This is the kind of thing that leads me to conclude that "someone proclaiming their own faith" in Mormonism is fundamentally the same as "declaring a position on someone else's faith." For the very essence of what Mormons have been saying to me, as I understand it, has been that my Christianity is a corrupt version of what Joseph Smith "restored" 170 years ago, and that if I truly want to know God and not be in "blindness," I should grab a Book of Mormon, get a "testimony" from the Spirit that it is true, and join the Latter-Day Saints. And this isn't "declaring a position on someone else's faith"?
I think I can see why many Mormons honestly don't see their evangelizing as an indictment of born-again Christians. The assumption seems to be that the latter group doesn't have a genuine relationship with God, as the former group believes its own church members do; therefore, the latter group should be grateful to receive the former group's "fuller" version of Christianity.
What Mormons fail to appreciate is the deep offensiveness of their implication that born-again Christians have something less than the full gospel of God. But born-again Christians (at least the best of them) react, not by getting offended, but by demonstrating what they believe from the Bible, which inevitably involves showing the Mormons the differences between evangelical doctrine (which evangelicals uphold as the Biblical way) and Mormon doctrine. This seems to be the point at which we hear the Mormons complain that they are being slandered, that evangelicals are preaching "negativism" and marshalling a "negative onslaught" against them. (But how can evangelicals be preaching "negativism" unless--as I contend you Mormons wrongly assume--there is nothing positive about the evangelical faith in the first place? This does not follow unless Mormons deny to evangelicals the authentic relationship with God and "testimony" that the former group so vociferously claims for its own members.)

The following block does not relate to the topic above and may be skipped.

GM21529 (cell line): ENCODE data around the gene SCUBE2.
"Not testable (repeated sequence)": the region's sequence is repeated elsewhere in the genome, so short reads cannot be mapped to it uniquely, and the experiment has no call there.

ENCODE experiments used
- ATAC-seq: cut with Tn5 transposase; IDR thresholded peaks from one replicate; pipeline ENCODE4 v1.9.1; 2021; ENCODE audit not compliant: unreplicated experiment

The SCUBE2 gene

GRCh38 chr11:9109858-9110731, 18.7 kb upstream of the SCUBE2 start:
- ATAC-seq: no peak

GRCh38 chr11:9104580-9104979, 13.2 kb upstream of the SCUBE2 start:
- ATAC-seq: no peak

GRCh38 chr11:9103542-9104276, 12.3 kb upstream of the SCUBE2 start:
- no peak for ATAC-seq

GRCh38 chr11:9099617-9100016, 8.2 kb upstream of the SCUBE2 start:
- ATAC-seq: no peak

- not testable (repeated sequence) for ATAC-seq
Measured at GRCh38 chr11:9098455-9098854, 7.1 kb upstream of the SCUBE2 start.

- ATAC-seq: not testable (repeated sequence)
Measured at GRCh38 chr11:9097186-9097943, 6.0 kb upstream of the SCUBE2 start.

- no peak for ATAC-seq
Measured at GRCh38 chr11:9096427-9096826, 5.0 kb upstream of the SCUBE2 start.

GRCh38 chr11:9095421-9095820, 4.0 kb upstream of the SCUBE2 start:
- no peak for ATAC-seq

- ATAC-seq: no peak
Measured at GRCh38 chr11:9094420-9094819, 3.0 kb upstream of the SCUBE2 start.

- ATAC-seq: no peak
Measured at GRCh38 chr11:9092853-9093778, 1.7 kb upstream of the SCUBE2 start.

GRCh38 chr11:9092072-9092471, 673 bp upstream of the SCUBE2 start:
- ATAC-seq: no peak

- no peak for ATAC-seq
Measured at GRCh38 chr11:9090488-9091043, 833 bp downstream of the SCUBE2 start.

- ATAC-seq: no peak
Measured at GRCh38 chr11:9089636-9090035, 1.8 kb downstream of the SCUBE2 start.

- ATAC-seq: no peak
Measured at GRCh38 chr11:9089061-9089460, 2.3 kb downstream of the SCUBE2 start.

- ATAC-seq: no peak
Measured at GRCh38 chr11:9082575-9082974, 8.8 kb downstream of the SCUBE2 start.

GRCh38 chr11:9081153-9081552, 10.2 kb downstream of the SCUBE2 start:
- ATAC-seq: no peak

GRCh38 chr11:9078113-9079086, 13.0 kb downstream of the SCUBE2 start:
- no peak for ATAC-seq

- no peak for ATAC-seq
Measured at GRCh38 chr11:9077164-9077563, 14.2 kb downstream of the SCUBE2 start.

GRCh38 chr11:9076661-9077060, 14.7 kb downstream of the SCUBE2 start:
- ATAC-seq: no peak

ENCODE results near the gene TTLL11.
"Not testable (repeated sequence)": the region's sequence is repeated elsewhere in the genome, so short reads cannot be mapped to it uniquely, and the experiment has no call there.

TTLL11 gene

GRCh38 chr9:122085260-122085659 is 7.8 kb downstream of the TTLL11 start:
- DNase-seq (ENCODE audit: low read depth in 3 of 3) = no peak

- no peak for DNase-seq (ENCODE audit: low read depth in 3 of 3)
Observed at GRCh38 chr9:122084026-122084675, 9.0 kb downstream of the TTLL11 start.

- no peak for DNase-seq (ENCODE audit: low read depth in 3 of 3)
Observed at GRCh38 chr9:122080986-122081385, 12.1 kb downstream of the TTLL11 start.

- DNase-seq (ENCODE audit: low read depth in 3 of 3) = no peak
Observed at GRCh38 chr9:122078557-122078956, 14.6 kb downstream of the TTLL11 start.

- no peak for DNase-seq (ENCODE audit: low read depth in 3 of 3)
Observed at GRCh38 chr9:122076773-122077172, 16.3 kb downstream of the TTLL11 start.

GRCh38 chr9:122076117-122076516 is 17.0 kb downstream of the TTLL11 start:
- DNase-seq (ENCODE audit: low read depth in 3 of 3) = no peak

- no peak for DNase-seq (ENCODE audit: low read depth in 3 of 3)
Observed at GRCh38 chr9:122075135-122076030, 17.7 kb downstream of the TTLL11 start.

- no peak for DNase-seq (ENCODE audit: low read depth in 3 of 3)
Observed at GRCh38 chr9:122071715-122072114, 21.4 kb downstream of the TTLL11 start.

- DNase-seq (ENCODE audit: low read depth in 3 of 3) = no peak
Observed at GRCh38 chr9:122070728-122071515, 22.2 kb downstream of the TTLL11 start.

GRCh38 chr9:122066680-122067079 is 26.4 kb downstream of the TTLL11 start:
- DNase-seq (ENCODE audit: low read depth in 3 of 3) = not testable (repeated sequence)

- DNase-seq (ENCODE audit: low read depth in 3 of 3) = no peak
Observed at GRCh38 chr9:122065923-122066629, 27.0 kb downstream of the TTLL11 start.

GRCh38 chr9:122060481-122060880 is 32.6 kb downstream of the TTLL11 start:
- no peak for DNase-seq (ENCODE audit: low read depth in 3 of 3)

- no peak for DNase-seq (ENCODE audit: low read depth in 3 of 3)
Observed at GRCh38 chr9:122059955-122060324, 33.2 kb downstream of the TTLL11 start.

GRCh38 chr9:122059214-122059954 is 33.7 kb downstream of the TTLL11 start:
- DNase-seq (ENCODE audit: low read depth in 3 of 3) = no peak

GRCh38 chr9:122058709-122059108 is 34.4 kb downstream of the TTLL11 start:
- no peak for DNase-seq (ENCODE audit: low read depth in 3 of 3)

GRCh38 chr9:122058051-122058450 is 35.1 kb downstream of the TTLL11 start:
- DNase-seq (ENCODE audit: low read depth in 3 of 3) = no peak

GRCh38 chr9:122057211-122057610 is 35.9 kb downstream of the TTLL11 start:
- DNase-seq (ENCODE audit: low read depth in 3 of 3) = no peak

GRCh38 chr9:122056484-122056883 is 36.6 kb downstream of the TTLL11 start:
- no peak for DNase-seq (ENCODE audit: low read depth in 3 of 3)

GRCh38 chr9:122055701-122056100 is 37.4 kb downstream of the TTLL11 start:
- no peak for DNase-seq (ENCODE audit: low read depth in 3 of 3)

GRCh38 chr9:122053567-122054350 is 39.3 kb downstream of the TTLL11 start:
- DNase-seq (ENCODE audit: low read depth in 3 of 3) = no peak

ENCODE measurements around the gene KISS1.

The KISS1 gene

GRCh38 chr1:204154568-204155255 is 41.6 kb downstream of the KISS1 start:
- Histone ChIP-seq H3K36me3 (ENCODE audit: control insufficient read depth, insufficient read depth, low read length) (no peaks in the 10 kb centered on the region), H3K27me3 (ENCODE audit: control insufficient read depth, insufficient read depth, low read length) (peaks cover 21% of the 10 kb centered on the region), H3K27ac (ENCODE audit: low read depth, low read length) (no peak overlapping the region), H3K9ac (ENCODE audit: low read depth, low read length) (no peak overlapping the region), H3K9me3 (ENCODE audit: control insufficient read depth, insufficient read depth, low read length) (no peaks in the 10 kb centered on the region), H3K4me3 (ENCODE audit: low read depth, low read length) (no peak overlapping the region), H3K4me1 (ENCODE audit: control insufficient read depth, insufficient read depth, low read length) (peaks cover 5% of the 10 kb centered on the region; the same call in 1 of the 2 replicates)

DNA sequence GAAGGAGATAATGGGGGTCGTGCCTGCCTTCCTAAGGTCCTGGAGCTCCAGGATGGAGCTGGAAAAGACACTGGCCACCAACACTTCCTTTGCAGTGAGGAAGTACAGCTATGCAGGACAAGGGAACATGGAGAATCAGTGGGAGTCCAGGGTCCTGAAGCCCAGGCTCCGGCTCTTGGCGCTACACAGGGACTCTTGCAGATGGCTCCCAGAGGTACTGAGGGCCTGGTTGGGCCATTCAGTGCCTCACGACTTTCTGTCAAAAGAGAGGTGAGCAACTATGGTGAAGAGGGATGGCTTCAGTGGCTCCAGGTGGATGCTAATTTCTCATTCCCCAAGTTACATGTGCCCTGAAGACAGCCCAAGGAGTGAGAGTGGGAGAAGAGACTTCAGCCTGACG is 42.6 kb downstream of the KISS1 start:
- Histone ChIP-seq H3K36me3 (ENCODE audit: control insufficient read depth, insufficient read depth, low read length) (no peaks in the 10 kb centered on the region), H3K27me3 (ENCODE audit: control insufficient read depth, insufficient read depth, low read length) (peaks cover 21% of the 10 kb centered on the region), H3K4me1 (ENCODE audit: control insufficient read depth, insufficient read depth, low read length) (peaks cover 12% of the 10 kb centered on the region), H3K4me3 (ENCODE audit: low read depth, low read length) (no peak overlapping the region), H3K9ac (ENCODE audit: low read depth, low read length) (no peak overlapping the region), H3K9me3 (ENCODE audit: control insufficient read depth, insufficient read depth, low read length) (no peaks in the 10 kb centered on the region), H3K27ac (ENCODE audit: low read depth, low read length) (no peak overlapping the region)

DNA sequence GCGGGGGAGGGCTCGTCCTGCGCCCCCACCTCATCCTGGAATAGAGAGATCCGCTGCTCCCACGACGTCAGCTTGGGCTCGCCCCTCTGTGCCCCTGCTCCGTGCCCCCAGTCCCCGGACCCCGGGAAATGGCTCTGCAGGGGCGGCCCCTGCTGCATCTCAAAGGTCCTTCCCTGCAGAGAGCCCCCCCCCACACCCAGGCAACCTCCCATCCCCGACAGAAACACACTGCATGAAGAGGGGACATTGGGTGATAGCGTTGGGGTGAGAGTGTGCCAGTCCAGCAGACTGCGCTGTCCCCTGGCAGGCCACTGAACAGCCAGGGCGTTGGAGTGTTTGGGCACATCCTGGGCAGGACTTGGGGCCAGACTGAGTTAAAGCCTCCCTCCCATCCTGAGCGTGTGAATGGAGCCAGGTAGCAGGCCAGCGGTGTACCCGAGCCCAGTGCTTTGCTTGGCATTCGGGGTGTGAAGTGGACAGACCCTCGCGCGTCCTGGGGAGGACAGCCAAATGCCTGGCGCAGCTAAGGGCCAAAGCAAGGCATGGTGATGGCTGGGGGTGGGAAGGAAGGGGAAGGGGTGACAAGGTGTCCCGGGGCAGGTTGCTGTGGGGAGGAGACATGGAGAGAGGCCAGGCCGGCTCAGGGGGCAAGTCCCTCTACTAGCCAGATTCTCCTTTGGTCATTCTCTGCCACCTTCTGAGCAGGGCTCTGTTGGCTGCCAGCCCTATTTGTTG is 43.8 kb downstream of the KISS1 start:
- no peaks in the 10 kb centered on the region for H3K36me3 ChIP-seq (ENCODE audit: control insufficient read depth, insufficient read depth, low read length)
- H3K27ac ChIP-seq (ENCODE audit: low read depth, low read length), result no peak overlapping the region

I submit that it is therefore clear that your claim, "Claiming what one believes about one's OWN religion is very clear from attacking another through hundreds of fault-finding organizations," is erroneous with regard to Mormonism. Correct me if I'm wrong, but an essential point of the doctrine of Joseph Smith seems to be that Christianity outside Mormonism is corrupt and in a state of spiritual blindness. And again, please correct me if I'm wrong, but as I understand it, Mormon missionaries make great efforts to evangelize "other" Christians from the denominations. One doesn't generally evangelize those who are not in a state of spiritual "blindness," does one? (Here's a standard of comparison: how many missions does the United Methodist Church undertake to convert the Baptists? How many do the Baptists have to convert the Lutherans? Isn't it obvious that these denominations disagree with each other, but do not regard each other as spiritually blind, as Mormons regard the denominations?)
Personally, I feel that if the Mormons want to preach that my religion is "blindness," as per the Book of Mormon, that should be their right. It's not necessarily respectful, but I think the marketplace of ideas is big enough from Mormons and evangelicals to both have a forum. IMO, the problem seems to lie in the fact that Mormons don't like their religion considered as "blindness" by evangelicals. And if that's so, it would seem to be a double standard on the part of the former.